Pterophyllum is a small genus of freshwater fish from the family Cichlidae known to most aquarists as "angelfish". All Pterophyllum species originate from the Amazon Basin, Orinoco Basin and various rivers in the Guiana Shield in tropical South America.
P. scalare is relatively easy to breed in the aquarium, although one of the results of generations of inbreeding is that many breeds have almost completely lost their rearing instincts, resulting in the tendency of the parents to eat their young. In addition, it is very difficult to accurately identify the gender of any individual until it is nearly ready to breed.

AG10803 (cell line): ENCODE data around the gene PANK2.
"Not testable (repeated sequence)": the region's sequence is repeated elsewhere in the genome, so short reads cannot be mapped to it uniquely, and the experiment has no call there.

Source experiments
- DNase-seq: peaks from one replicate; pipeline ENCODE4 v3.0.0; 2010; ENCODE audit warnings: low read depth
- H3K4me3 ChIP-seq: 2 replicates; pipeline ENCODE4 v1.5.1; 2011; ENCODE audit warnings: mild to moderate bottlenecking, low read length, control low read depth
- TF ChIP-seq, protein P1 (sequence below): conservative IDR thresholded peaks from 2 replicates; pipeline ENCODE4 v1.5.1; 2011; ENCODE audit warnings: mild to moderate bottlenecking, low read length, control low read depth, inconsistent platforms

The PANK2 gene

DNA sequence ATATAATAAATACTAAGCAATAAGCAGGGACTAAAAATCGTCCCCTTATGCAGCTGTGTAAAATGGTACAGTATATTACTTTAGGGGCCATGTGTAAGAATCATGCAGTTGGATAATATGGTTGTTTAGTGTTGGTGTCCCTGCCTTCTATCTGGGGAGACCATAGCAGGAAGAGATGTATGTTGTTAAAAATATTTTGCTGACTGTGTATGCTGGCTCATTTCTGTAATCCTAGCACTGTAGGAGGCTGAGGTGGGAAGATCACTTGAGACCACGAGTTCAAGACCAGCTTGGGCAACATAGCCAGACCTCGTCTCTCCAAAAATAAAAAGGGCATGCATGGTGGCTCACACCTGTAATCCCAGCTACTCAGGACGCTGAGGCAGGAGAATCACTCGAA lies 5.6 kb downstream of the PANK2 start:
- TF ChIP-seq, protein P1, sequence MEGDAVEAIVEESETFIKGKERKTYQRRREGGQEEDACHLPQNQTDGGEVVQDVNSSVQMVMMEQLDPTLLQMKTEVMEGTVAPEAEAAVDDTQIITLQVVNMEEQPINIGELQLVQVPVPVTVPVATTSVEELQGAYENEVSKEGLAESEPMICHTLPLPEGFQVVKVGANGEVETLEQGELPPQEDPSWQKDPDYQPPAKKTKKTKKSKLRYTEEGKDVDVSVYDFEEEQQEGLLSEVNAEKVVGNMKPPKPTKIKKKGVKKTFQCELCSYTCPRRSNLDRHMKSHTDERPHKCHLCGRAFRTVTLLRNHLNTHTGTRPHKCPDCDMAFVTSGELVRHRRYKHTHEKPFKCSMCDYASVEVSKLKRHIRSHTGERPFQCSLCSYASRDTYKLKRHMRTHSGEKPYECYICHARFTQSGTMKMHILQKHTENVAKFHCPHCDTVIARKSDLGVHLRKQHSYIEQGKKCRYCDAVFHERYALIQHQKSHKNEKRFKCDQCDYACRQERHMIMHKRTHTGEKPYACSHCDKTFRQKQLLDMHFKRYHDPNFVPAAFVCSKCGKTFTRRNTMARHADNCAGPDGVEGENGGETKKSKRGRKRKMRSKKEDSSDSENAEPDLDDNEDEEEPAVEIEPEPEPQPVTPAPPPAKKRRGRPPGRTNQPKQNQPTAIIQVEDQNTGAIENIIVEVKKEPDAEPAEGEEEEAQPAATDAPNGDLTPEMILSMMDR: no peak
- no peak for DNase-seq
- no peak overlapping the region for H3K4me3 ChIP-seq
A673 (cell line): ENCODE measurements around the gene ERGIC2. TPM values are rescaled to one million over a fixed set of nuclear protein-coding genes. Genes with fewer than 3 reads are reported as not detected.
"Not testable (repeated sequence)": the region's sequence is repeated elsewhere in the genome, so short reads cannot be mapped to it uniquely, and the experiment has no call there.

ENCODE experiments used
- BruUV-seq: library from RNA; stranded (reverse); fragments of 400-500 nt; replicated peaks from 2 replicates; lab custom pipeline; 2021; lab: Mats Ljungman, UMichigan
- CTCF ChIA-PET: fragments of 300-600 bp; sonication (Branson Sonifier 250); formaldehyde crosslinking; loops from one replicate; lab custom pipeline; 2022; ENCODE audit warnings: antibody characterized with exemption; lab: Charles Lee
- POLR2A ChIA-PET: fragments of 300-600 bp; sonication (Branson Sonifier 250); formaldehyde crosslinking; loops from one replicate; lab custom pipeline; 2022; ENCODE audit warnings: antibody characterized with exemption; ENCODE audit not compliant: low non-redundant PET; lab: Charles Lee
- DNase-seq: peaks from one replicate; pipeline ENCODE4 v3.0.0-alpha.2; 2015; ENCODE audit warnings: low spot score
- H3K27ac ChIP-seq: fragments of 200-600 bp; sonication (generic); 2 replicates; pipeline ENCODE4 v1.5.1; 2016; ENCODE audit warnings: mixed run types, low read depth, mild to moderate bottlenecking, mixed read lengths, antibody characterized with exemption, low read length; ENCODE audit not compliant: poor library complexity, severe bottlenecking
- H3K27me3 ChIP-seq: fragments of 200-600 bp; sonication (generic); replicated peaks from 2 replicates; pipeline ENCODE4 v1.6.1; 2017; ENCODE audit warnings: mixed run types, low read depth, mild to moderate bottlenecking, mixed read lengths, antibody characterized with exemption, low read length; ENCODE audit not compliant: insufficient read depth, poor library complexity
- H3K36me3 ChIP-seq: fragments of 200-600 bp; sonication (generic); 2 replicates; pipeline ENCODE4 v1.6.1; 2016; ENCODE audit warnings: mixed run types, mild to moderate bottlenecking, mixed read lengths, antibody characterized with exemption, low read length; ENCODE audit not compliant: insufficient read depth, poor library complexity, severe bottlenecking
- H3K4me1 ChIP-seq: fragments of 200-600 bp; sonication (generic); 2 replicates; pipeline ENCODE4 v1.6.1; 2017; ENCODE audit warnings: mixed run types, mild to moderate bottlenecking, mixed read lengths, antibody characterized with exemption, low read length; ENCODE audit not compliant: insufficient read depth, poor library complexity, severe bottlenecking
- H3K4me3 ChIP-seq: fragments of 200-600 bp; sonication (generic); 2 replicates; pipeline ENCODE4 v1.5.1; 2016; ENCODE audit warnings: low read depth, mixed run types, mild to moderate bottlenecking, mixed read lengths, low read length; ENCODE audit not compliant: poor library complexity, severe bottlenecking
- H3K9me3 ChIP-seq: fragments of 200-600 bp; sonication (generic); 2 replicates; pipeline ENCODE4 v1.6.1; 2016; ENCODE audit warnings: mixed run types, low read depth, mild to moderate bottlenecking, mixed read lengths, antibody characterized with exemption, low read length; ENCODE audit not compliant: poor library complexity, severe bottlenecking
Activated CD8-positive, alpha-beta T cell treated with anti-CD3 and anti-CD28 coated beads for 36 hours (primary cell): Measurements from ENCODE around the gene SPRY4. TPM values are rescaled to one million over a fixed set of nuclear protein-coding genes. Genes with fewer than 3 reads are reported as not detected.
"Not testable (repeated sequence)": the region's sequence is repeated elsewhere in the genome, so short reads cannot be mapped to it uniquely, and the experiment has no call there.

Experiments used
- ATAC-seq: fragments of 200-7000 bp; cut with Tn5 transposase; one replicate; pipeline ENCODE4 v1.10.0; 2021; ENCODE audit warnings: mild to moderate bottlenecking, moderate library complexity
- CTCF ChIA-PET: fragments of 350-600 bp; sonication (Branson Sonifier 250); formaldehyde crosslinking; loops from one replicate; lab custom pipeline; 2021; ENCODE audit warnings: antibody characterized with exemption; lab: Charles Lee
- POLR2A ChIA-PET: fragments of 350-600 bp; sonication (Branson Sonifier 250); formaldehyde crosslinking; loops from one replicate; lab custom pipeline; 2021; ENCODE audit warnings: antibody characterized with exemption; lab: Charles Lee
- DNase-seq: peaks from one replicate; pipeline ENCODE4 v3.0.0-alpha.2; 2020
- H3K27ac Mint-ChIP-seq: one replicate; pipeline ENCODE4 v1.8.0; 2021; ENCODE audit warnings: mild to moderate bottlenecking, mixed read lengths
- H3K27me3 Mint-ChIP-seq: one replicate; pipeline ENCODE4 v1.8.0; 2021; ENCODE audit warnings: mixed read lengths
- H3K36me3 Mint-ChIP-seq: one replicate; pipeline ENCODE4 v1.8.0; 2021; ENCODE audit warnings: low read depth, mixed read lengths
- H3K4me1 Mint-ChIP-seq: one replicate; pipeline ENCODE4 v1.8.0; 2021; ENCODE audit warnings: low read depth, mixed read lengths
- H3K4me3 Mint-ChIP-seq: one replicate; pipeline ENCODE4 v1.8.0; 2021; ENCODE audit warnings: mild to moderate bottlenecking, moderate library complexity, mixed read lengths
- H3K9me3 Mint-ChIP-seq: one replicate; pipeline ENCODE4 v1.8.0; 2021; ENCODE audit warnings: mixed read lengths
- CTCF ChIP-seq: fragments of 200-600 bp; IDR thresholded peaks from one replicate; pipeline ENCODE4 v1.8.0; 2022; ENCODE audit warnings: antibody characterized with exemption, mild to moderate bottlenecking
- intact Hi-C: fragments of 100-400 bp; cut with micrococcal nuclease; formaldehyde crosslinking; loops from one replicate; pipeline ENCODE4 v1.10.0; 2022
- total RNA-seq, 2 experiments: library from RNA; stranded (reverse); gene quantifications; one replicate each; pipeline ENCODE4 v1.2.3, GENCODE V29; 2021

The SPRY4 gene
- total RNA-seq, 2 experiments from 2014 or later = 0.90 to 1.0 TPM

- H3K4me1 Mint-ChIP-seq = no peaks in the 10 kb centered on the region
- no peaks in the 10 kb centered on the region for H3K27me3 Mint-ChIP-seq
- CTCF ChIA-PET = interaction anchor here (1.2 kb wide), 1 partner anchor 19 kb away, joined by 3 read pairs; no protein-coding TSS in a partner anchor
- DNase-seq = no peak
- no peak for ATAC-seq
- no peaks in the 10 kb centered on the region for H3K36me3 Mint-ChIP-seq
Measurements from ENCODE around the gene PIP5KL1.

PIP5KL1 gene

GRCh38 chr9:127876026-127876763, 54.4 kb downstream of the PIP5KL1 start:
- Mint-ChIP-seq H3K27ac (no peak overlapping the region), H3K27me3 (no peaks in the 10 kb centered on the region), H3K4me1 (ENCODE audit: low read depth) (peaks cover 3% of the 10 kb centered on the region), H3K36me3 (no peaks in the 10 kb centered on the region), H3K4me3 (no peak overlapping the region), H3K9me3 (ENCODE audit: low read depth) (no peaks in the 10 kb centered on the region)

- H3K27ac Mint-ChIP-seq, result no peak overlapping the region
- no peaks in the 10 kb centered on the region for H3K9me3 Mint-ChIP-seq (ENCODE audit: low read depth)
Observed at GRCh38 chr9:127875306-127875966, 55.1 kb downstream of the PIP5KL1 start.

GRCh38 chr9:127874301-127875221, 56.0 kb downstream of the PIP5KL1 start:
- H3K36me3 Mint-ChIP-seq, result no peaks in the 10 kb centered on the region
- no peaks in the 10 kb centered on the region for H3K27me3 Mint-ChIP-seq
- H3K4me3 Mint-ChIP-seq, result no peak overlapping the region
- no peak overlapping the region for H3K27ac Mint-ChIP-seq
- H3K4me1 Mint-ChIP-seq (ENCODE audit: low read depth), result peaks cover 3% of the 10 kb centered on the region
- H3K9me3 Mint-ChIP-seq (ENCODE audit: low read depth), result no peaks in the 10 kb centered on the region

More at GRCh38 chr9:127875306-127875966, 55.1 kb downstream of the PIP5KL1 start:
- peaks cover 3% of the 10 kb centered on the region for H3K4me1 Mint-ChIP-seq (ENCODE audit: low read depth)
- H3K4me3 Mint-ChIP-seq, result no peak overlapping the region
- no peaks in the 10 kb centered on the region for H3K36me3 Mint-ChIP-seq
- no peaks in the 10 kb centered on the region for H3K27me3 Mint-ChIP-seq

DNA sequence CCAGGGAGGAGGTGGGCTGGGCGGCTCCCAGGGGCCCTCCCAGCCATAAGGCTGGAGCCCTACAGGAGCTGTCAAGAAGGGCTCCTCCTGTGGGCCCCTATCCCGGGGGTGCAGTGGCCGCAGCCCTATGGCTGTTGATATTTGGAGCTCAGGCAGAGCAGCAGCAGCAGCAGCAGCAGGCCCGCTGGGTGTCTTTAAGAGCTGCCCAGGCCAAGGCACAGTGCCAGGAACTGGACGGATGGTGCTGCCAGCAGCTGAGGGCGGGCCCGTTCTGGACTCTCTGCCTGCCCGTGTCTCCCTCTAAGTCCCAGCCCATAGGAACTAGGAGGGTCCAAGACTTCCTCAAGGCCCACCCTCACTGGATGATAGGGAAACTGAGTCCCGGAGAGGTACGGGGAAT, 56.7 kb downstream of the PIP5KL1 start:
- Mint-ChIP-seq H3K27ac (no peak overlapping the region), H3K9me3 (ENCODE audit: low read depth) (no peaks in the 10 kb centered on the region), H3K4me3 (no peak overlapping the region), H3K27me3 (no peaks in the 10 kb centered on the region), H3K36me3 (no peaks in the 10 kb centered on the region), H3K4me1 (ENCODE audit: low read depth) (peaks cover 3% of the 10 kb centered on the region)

In pet stores, the freshwater angelfish is typically placed in the semi-aggressive category. Some tetras and barbs are compatible with angelfish, but ones small enough to fit in the mouth of the angelfish may be eaten. Generous portions of food should be available so the angelfish do not get hungry and turn on their tank mates.
Most strains of angelfish available in the fishkeeping hobby are the result of many decades of selective breeding. For the most part, the original crosses of wild angelfish were not recorded and confusion between the various species of Pterophyllum, especially P. scalare and P. leopoldi, is common. This makes the origins of "domestic angelfish" unclear.